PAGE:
Styrene-butadiene rubber (SBR)

Styrene-butadiene rubber (SBR)


Styrene-butadiene

 

Styrene-butadiene or styrene-butadiene rubber (SBR) describe families of synthetic rubbers derived from styrene and butadiene (the version developed by Goodyear is called Neolite). These materials have good abrasion resistance and good aging stability when protected by additives. In 2012, more than 5.4 million tonnes of SBR were processed worldwide. About 50% of car tires are made from various types of SBR. The styrene/butadiene ratio influences the properties of the polymer: with high styrene content, the rubbers are harder and less rubbery.SBR is not to be confused with a thermoplastic elastomer made from the same monomers, styrene-butadiene block copolymer.

 

Types of SBR


SBR is derived from two monomers, styrene and butadiene. The mixture of these two monomers is polymerized by two processes: from solution (S-SBR) or as an emulsion (E-SBR).E-SBR is more widely used.

Emulsion polymerization

E-SBR produced by emulsion polymerization is initiated by free radicals. Reaction vessels are typically charged with the two monomers, a free radical generator, and a chain transfer agent such as an alkyl mercaptan. Radical initiators include potassium persulfate and hydroperoxides in combination with ferrous salts. Emulsifying agents include various soaps. By "capping" the growing organic radicals, mercaptans (e.g. dodecylthiol), control the molecular weight, and hence the viscosity, of the product. Typically, polymerizations are allowed to proceed only to ca. 70%, a method called "short stopping". In this way, various additives can be removed from the polymer.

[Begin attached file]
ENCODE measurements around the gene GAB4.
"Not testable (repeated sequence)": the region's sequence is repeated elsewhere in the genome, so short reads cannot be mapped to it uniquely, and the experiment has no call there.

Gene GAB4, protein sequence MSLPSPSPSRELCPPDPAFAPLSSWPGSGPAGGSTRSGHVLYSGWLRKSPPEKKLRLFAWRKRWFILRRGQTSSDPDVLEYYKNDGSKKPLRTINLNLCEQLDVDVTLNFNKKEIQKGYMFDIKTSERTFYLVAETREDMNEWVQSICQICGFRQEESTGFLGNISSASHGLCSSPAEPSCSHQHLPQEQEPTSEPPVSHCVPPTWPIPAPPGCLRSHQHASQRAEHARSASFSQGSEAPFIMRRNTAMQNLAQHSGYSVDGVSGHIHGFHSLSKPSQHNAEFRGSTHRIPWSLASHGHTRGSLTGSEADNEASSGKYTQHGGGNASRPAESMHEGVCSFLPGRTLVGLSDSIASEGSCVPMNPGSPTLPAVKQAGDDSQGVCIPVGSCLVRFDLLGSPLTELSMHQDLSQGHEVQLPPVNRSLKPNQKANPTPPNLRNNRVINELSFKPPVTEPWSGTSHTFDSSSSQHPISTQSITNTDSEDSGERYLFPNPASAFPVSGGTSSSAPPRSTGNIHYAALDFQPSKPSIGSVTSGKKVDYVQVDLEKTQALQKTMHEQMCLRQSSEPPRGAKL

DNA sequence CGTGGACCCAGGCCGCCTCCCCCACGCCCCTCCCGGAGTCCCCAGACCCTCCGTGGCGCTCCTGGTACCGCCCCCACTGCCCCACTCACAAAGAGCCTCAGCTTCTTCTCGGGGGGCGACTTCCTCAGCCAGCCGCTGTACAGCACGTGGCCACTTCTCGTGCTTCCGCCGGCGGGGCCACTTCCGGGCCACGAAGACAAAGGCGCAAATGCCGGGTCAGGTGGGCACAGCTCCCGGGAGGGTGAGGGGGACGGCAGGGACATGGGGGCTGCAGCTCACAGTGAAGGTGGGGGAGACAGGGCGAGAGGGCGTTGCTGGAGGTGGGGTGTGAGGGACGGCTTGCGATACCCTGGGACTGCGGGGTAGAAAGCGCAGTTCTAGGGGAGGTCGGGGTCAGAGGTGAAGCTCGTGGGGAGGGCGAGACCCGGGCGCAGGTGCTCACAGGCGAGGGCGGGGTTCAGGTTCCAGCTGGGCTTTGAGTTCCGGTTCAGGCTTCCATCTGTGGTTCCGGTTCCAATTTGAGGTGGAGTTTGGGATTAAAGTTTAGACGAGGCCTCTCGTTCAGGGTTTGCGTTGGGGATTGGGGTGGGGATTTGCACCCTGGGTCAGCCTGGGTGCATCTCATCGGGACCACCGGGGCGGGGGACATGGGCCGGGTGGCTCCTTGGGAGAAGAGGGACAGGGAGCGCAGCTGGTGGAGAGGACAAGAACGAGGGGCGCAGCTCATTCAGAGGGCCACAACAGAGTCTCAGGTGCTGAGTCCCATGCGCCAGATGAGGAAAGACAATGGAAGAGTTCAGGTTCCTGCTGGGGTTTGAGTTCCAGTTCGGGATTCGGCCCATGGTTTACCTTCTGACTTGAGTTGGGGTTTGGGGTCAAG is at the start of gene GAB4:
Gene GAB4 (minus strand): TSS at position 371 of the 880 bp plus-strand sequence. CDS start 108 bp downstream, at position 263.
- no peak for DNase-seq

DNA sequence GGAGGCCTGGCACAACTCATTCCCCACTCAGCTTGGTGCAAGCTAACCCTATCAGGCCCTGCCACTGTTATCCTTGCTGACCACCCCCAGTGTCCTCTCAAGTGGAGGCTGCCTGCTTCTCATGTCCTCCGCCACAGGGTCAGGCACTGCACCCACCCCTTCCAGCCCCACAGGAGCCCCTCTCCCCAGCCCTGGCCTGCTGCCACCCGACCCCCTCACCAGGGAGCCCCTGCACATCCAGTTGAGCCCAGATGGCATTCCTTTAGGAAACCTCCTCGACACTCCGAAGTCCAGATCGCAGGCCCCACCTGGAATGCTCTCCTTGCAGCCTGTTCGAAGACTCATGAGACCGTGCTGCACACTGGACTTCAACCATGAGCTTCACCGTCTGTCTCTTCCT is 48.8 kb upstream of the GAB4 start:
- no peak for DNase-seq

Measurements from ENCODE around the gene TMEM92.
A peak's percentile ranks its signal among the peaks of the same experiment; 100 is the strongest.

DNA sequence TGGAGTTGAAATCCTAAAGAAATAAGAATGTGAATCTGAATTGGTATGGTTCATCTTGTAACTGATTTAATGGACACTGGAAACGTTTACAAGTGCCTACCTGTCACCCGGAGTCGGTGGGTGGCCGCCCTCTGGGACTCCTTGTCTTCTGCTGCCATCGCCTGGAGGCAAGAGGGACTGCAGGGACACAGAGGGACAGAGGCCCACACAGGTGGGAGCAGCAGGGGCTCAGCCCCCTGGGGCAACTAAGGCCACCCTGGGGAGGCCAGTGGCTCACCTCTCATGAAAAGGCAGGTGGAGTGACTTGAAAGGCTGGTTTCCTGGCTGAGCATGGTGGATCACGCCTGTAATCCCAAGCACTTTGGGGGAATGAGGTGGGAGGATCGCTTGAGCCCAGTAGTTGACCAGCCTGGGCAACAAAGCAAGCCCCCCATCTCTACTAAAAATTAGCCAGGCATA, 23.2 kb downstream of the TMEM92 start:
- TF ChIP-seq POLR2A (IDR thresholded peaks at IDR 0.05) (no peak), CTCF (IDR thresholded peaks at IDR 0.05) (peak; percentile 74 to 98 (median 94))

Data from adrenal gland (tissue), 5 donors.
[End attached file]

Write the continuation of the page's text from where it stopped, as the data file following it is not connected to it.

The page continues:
Solution polymerization

Solution-SBR is produced by an anionic polymerization process. Polymerization is initiated by alkyl lithium compounds. Water is strictly excluded. The process is homogeneous (all components are dissolved), which provides greater control over the process, allowing tailoring of the polymer. The organolithium compound adds to one of the monomers , generating a carbanion that then adds to another monomer, and so on. Relative to E-SBR, S-SBR is increasingly favored because it offers improved wet grip and rolling resistance, which translate to greater safety and better fuel economy, respectively.